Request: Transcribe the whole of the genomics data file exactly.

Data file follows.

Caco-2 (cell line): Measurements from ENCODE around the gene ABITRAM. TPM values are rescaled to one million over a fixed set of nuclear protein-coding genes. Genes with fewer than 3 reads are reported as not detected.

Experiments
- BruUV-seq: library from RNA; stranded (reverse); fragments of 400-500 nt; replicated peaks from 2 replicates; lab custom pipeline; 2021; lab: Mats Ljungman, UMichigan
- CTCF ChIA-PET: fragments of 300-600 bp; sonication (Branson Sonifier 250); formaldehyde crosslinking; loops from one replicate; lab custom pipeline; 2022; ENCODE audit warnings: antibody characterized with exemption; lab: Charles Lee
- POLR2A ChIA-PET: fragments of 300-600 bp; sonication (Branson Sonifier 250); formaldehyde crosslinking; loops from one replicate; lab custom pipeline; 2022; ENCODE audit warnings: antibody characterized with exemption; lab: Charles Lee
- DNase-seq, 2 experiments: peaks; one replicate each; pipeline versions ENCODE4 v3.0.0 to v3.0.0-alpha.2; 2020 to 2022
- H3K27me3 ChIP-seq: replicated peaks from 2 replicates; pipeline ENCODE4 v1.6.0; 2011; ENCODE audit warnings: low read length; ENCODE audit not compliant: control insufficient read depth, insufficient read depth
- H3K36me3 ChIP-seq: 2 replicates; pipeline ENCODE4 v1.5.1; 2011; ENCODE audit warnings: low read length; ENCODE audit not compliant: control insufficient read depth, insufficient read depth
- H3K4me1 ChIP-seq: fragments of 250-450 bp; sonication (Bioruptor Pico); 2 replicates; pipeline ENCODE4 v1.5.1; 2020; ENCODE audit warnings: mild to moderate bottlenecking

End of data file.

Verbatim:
Caco-2 (cell line): Measurements from ENCODE around the gene ABITRAM. TPM values are rescaled to one million over a fixed set of nuclear protein-coding genes. Genes with fewer than 3 reads are reported as not detected.

Experiments
- BruUV-seq: library from RNA; stranded (reverse); fragments of 400-500 nt; replicated peaks from 2 replicates; lab custom pipeline; 2021; lab: Mats Ljungman, UMichigan
- CTCF ChIA-PET: fragments of 300-600 bp; sonication (Branson Sonifier 250); formaldehyde crosslinking; loops from one replicate; lab custom pipeline; 2022; ENCODE audit warnings: antibody characterized with exemption; lab: Charles Lee
- POLR2A ChIA-PET: fragments of 300-600 bp; sonication (Branson Sonifier 250); formaldehyde crosslinking; loops from one replicate; lab custom pipeline; 2022; ENCODE audit warnings: antibody characterized with exemption; lab: Charles Lee
- DNase-seq, 2 experiments: peaks; one replicate each; pipeline versions ENCODE4 v3.0.0 to v3.0.0-alpha.2; 2020 to 2022
- H3K27me3 ChIP-seq: replicated peaks from 2 replicates; pipeline ENCODE4 v1.6.0; 2011; ENCODE audit warnings: low read length; ENCODE audit not compliant: control insufficient read depth, insufficient read depth
- H3K36me3 ChIP-seq: 2 replicates; pipeline ENCODE4 v1.5.1; 2011; ENCODE audit warnings: low read length; ENCODE audit not compliant: control insufficient read depth, insufficient read depth
- H3K4me1 ChIP-seq: fragments of 250-450 bp; sonication (Bioruptor Pico); 2 replicates; pipeline ENCODE4 v1.5.1; 2020; ENCODE audit warnings: mild to moderate bottlenecking